Function of Orientation and Mobility Vendors
Orientation and Mobility (O&M) vendors offer complex, interrelated services designed to promote independent travel skills for people who are blind or visually impaired.
O&M training prepares consumers to travel independently with competence and confidence. Orientation is the process of using the available senses to establish one's position and relationship within the environment. Mobility is the ability to travel in the environment with the help of an established tool (including white canes, dog guides, and electronic travel aids).
Qualifications and Requirements
The O&M service provider must ensure that each person approved to provide O&M services to independent living consumers meets one of the following requirements:
- The vendor is certified by either the Academy for Certification of Vision Rehabilitation and Education Professionals (ACVREP) or the National Blindness Professional Certification Board (NBPCB).
- The vendor is not certified at the start of the contract, but he or she:
- has a degree in O&M from an accredited college or university with an established O&M training curriculum and will be certified by ACVREP or NBPCB within one year of the contract date; or
- has at least two years of full-time work experience teaching O&M skills for an entity that the service provider recognizes, such as a rehabilitation center, Veterans Affairs (VA) hospital, or educational system; and also
- has three professional references indicating the person's ability to teach O&M skills to blind or visually impaired people; and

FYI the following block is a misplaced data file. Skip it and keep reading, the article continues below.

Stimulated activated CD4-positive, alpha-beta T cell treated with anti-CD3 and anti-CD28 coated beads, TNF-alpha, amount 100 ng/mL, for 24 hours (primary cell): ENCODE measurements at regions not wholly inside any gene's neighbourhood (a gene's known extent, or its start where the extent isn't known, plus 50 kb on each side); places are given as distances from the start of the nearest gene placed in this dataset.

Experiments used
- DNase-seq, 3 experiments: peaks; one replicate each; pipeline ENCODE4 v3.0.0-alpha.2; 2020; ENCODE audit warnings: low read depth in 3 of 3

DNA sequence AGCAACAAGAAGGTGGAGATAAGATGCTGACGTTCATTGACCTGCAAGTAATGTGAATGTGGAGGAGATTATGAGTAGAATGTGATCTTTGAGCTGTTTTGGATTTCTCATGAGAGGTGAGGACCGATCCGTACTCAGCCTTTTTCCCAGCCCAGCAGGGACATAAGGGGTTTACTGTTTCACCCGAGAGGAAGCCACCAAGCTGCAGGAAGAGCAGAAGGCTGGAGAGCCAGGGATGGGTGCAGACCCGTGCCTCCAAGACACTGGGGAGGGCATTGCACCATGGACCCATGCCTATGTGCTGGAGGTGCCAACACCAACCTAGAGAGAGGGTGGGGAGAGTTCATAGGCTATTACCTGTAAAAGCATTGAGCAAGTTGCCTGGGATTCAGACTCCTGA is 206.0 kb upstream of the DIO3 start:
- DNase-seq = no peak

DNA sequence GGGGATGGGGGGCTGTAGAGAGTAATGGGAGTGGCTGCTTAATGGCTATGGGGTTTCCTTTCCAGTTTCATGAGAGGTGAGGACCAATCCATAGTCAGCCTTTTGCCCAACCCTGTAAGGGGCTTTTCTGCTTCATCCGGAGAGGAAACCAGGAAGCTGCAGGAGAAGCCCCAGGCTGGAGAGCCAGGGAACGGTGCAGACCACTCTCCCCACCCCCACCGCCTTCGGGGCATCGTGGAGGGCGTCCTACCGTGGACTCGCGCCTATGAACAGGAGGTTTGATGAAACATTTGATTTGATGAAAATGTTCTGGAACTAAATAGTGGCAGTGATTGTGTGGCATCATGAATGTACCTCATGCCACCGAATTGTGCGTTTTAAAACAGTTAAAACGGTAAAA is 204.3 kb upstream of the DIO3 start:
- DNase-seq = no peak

- will be certified by ACVREP or NBPCB within one year of the contract date.
To continue contracting for independent living services, all O&M vendors under the contract must maintain ACVREP or NBPCB certification.
In addition to meeting the education, training, and experience requirements described above, all prospective O&M vendors must participate in required training developed by HHSC. Each vendor is responsible for all costs related to attending the training.
O&M vendors who use interns to serve consumers must:
- observe a minimum of 12 lessons during the internship;
- document the observations; and
- make the observations available for monitoring review by the service provider who may request them in any format for HHSC monitoring.
O&M interns must:
- attend confidence builders training or its equivalent (interns are responsible for all training-related expenses);
- be supervised by a certified O&M vendor for the duration of the internship;
- be observed by the certified O&M vendor for a minimum of 12 lessons during the internship;
- follow all standards for O&M services in this document; and
- sign and forward reports to the supervising O&M vendor for his or her approval.
Scope of Services
Orientation and Mobility (O&M) services include:
- an initial assessment of the consumer's O&M skills (if any) including strengths, challenges, and existing competency levels;
- a review of the assessment results and training recommendations with the consumer; and
- O&M skills training as agreed upon by the consumer, the service provider, and the O&M vendor.
The O&M vendor must remain impartial and objective.
Before contacting the consumer, the O&M vendor receives referral information from the service provider.
Assessments may be conducted using the consumer's functional vision, which is an opportunity for consumers to recognize that their vision may not meet all of their travel needs.
The initial assessment includes an evaluation of the consumer's O&M skills in multiple situations, which may include:
- the consumer's home and immediate surrounding area;
- public areas, such as a church, park, or college campus;
- commercial areas, such as a bank, store, or mall;
- transit systems, such as paratransit or taxis (if available);